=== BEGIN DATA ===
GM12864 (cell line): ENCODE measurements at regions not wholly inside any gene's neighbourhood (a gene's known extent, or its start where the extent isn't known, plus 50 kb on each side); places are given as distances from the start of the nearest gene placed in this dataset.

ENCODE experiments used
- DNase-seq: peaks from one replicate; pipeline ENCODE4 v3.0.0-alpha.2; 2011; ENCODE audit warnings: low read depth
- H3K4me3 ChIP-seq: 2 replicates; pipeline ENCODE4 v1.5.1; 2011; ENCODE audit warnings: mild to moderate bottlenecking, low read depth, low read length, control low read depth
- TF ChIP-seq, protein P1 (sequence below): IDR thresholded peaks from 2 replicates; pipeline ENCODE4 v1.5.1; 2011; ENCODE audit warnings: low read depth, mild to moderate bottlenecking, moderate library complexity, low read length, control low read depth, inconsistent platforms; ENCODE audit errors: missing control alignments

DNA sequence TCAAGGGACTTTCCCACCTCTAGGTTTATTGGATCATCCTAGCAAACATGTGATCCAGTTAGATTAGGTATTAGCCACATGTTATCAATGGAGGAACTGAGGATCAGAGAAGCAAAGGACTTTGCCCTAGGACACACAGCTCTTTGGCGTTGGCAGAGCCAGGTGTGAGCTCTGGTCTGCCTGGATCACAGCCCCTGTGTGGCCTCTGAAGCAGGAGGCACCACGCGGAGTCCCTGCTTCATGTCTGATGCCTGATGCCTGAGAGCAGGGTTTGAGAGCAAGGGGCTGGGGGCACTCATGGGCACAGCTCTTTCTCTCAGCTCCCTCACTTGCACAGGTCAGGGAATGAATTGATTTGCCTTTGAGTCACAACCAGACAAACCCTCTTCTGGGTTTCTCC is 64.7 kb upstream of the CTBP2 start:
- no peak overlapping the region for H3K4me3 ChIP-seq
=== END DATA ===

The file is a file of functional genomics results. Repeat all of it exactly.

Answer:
GM12864 (cell line): ENCODE measurements at regions not wholly inside any gene's neighbourhood (a gene's known extent, or its start where the extent isn't known, plus 50 kb on each side); places are given as distances from the start of the nearest gene placed in this dataset.

ENCODE experiments used
- DNase-seq: peaks from one replicate; pipeline ENCODE4 v3.0.0-alpha.2; 2011; ENCODE audit warnings: low read depth
- H3K4me3 ChIP-seq: 2 replicates; pipeline ENCODE4 v1.5.1; 2011; ENCODE audit warnings: mild to moderate bottlenecking, low read depth, low read length, control low read depth
- TF ChIP-seq, protein P1 (sequence below): IDR thresholded peaks from 2 replicates; pipeline ENCODE4 v1.5.1; 2011; ENCODE audit warnings: low read depth, mild to moderate bottlenecking, moderate library complexity, low read length, control low read depth, inconsistent platforms; ENCODE audit errors: missing control alignments

DNA sequence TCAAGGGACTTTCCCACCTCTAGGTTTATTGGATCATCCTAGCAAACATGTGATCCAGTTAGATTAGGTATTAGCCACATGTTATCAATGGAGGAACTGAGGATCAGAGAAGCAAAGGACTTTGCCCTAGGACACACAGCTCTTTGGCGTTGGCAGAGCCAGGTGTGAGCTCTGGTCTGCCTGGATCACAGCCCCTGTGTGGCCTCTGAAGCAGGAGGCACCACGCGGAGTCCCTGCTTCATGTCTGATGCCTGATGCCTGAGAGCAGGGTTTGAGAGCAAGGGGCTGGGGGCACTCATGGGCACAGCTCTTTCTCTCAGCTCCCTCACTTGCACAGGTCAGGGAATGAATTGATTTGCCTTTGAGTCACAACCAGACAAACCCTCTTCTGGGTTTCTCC is 64.7 kb upstream of the CTBP2 start:
- no peak overlapping the region for H3K4me3 ChIP-seq